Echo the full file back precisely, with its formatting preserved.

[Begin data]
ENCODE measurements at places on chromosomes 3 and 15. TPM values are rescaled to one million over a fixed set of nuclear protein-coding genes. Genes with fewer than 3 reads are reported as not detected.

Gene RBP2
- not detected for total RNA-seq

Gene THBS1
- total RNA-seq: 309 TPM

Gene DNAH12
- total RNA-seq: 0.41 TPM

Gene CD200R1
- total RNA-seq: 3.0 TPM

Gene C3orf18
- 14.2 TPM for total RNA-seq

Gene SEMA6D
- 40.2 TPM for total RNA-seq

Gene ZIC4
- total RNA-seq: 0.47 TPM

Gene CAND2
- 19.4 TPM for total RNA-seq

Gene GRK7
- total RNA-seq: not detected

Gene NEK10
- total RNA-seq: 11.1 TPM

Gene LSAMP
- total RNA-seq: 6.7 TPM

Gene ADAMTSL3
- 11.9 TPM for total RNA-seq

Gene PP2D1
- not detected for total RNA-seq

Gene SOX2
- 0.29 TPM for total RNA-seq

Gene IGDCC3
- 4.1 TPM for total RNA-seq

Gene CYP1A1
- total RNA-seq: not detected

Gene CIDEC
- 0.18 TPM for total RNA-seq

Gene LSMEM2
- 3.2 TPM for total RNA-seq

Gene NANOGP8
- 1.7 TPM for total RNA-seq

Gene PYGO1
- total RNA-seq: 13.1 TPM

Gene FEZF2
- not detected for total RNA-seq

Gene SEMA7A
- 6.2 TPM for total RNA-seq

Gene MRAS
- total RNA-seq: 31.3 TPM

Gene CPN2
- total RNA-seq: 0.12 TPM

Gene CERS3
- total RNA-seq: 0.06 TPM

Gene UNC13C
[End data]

ENCODE measurements at places on chromosomes 3 and 15. TPM values are rescaled to one million over a fixed set of nuclear protein-coding genes. Genes with fewer than 3 reads are reported as not detected.

Gene RBP2
- not detected for total RNA-seq

Gene THBS1
- total RNA-seq: 309 TPM

Gene DNAH12
- total RNA-seq: 0.41 TPM

Gene CD200R1
- total RNA-seq: 3.0 TPM

Gene C3orf18
- 14.2 TPM for total RNA-seq

Gene SEMA6D
- 40.2 TPM for total RNA-seq

Gene ZIC4
- total RNA-seq: 0.47 TPM

Gene CAND2
- 19.4 TPM for total RNA-seq

Gene GRK7
- total RNA-seq: not detected

Gene NEK10
- total RNA-seq: 11.1 TPM

Gene LSAMP
- total RNA-seq: 6.7 TPM

Gene ADAMTSL3
- 11.9 TPM for total RNA-seq

Gene PP2D1
- not detected for total RNA-seq

Gene SOX2
- 0.29 TPM for total RNA-seq

Gene IGDCC3
- 4.1 TPM for total RNA-seq

Gene CYP1A1
- total RNA-seq: not detected

Gene CIDEC
- 0.18 TPM for total RNA-seq

Gene LSMEM2
- 3.2 TPM for total RNA-seq

Gene NANOGP8
- 1.7 TPM for total RNA-seq

Gene PYGO1
- total RNA-seq: 13.1 TPM

Gene FEZF2
- not detected for total RNA-seq

Gene SEMA7A
- 6.2 TPM for total RNA-seq

Gene MRAS
- total RNA-seq: 31.3 TPM

Gene CPN2
- total RNA-seq: 0.12 TPM

Gene CERS3
- total RNA-seq: 0.06 TPM

Gene UNC13C